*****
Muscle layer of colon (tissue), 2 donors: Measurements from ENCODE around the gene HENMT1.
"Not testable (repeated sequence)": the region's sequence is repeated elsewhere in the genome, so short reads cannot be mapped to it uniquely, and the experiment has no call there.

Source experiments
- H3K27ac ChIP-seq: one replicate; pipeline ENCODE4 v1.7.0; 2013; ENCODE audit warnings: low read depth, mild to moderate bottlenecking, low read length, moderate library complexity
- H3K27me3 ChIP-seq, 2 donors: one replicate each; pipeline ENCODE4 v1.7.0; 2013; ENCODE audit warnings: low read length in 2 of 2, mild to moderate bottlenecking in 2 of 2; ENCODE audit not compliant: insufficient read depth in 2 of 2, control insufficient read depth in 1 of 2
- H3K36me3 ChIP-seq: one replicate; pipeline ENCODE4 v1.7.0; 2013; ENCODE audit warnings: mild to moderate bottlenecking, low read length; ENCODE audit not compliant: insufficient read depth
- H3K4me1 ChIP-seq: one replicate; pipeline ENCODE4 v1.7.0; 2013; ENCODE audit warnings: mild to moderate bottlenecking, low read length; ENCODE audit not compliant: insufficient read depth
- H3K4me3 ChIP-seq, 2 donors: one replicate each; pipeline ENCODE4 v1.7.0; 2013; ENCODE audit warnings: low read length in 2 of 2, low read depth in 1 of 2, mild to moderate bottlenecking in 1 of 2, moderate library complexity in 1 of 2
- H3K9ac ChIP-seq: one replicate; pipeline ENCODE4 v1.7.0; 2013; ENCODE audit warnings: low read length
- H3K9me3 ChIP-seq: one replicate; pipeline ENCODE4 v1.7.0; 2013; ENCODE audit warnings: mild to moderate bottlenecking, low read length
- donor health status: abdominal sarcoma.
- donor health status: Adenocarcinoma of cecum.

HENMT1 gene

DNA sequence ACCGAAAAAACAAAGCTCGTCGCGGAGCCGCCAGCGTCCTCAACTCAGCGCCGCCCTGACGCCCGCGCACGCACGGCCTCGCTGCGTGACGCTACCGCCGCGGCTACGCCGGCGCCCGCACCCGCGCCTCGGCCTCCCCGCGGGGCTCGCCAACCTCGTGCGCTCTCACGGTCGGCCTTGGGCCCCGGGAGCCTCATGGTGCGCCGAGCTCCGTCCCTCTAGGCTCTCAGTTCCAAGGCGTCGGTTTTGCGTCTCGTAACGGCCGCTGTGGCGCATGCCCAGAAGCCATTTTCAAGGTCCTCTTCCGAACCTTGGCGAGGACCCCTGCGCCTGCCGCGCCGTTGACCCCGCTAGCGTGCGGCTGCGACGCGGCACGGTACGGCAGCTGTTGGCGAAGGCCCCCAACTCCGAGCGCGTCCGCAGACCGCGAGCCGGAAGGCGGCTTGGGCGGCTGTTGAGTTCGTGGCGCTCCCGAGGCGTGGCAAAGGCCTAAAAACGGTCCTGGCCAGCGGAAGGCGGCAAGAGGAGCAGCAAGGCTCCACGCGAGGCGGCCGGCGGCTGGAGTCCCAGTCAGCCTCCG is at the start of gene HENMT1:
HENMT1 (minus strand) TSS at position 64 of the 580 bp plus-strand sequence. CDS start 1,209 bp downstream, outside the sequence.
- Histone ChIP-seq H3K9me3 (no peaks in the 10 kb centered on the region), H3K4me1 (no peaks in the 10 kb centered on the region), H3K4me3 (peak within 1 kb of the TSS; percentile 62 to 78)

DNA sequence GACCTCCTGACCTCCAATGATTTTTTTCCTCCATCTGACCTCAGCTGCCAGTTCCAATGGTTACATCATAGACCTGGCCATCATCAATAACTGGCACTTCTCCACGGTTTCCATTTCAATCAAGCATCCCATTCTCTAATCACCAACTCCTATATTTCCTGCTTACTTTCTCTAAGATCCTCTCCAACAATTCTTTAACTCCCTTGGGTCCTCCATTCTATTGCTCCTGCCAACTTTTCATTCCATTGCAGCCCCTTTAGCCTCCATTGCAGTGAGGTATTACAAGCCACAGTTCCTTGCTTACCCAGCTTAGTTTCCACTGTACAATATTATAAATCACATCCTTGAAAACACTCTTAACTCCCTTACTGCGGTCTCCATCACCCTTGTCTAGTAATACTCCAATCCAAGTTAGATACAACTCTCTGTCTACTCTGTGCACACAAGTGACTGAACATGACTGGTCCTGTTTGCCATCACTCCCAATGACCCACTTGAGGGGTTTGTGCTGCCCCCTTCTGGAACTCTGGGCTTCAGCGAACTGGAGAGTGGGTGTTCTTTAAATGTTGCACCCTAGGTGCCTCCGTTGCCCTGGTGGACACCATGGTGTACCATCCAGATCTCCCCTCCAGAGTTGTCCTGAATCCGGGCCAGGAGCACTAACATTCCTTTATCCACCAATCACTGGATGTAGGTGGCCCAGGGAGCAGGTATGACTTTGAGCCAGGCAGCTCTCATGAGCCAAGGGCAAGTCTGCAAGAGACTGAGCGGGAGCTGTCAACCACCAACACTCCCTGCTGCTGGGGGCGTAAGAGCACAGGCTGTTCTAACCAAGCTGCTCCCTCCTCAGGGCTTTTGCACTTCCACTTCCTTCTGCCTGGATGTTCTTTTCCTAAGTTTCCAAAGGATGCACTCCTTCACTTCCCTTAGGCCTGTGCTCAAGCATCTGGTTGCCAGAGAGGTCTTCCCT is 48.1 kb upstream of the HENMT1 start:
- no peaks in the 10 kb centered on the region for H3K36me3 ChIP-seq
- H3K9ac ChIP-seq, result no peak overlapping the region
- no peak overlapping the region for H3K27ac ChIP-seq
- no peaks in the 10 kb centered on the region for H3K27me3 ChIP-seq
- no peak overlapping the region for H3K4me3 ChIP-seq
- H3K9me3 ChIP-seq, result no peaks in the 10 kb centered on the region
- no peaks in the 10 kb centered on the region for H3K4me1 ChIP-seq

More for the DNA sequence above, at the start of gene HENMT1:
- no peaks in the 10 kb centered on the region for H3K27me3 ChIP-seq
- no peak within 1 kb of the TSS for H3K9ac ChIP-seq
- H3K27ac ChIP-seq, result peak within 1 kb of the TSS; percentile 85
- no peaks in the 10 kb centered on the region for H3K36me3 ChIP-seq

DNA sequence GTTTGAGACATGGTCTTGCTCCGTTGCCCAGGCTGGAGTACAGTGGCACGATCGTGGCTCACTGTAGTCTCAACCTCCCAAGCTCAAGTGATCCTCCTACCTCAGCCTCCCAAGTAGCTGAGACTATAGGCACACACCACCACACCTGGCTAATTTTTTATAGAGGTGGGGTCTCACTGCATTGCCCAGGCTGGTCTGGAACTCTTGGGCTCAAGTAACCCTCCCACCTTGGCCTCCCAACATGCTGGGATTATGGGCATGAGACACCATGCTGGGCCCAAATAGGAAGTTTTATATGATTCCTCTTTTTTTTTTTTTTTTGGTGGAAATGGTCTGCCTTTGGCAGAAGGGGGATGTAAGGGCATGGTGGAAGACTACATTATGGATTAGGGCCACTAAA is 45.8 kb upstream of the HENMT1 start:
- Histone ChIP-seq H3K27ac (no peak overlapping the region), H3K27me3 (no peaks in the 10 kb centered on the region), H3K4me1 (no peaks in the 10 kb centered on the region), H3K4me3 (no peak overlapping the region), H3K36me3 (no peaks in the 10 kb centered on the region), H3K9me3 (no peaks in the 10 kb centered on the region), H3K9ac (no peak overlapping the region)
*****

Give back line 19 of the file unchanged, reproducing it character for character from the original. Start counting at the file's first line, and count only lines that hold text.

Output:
- H3K9ac ChIP-seq, result no peak overlapping the region